Students came up with their own definition for “Reconciliation”… here are some definitions.
* the restoration of friendly relations.
* the action of making one view or belief compatible with another.
* to settle or resolve an issue
Students were asked to work in groups of four, reading the survivor stories provided. For each story (minimum of three), the group is asked to write notes about what happened and then put themselves in the position of the residential school student and tell what it would take for them to achieve reconciliation.
After reading the survivor stories, students read a poem by Rita Joe…
I lost my talk
The talk you took away.
When I was a little girl
At Shubenacadie school.
You snatched it away:
I speak like you
I think like you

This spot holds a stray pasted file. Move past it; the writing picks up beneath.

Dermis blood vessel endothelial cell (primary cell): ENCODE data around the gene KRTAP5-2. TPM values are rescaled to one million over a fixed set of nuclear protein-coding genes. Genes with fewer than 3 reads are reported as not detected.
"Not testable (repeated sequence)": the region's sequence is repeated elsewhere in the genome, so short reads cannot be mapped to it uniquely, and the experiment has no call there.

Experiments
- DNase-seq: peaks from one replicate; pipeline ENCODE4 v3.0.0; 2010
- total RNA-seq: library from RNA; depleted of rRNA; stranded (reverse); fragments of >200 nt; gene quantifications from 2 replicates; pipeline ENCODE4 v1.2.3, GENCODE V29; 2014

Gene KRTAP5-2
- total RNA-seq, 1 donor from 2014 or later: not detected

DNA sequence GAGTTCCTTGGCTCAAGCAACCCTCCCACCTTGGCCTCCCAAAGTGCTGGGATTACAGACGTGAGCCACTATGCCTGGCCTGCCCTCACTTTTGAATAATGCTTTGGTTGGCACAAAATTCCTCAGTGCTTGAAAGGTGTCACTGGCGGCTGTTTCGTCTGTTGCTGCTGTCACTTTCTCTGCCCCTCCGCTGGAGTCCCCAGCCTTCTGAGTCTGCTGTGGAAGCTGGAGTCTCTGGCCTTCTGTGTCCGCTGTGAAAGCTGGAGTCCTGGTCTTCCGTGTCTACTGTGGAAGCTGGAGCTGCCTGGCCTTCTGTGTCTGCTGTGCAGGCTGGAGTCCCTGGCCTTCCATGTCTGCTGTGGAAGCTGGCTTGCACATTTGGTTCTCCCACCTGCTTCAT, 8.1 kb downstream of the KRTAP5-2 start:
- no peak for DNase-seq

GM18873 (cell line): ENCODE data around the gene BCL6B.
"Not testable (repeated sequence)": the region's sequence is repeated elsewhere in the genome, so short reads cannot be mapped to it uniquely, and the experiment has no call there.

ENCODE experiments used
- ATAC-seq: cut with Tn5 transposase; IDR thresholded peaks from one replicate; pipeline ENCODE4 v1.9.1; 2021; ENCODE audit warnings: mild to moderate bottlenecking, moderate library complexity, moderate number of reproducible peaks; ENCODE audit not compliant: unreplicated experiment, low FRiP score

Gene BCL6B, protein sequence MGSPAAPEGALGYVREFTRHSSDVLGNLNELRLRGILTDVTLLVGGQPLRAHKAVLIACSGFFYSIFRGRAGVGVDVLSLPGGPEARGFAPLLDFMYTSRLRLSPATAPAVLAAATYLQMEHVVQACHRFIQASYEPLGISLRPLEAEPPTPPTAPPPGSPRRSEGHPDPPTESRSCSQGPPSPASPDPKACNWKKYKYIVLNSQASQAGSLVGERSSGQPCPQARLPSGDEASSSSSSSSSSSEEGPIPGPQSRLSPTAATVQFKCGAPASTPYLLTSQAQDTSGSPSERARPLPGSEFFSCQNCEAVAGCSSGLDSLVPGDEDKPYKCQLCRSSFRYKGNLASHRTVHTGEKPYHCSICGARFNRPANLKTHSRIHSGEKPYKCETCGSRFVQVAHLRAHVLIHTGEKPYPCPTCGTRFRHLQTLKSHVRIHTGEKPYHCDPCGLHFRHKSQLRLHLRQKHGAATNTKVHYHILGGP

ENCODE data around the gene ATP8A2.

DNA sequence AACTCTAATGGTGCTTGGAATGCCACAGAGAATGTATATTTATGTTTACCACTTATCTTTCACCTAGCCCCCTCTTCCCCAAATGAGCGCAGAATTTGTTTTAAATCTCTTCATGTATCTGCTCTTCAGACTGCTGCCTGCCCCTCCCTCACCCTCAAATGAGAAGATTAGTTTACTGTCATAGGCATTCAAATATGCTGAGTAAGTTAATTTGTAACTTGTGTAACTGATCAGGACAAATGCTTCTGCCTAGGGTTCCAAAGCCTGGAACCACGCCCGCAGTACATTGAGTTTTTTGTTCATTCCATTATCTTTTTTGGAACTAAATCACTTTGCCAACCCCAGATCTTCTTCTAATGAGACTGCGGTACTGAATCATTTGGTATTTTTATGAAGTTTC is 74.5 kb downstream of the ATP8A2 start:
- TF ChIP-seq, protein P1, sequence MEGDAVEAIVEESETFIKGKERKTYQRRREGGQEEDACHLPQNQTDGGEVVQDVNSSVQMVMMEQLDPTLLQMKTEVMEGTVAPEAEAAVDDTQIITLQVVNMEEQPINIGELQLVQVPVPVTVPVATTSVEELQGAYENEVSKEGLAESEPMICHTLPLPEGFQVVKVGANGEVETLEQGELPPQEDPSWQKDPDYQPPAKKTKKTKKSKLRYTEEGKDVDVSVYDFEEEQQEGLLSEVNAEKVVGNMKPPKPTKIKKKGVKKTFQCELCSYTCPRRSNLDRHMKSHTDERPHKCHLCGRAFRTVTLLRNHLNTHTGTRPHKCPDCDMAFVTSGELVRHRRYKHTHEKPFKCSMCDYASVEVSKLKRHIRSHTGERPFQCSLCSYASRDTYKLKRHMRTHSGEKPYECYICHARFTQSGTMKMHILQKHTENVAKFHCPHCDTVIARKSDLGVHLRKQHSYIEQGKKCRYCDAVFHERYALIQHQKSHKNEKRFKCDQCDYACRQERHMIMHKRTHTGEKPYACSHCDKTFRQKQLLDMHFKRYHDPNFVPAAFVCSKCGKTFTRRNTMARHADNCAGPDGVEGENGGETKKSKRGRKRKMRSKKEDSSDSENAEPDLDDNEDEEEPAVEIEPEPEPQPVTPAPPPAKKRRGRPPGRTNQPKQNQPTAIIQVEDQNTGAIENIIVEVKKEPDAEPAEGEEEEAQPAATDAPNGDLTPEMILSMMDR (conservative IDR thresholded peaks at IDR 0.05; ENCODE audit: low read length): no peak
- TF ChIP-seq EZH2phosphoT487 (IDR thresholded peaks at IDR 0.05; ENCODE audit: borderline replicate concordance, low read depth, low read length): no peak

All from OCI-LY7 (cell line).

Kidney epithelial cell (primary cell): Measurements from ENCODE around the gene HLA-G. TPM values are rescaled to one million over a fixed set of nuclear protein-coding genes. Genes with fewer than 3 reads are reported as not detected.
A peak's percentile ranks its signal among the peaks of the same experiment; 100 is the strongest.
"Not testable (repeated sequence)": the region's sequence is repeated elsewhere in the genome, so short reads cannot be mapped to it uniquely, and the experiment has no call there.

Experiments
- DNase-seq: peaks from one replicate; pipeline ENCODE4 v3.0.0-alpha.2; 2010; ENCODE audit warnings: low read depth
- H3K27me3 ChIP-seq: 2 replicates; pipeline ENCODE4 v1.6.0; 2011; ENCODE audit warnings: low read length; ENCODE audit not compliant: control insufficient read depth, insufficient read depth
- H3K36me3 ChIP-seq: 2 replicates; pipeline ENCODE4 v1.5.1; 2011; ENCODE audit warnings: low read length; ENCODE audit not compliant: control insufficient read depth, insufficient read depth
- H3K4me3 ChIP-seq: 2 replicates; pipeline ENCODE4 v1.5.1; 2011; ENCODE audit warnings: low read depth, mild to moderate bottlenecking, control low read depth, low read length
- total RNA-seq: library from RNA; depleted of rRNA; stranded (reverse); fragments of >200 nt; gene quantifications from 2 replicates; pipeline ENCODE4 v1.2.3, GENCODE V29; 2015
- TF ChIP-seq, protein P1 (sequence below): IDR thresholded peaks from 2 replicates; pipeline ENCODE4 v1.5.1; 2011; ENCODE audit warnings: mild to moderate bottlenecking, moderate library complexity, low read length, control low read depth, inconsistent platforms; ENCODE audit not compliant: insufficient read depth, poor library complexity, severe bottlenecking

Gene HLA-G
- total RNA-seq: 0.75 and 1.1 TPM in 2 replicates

I create like you
The scrambled ballad, about my world.
Two ways I talk
Both ways I say,
Your way is more powerful.
So gently I offer my hand and ask,
Let me find my talk
So I can teach you about me.
Students shared their feelings about the poem. Ms. Joe has put into words what many students have written about over the past few weeks. Her language defined who she is and because of being forced to use a foreign language she was unable to explain who she really was and what her Native culture meant to her.
Students watched the video, Fallen Feather (information can be found here http://www.fallenfeatherproductions.com)
As we near the end of the project, students will create a memorial tile for the students who died at Wabasca Residential School (St. John’s Indian Residential School) from 1895 until it’s closing in 1966. Students in Block 7 will also create a “Friendship” tile to send to their pen pals at Calling Lake.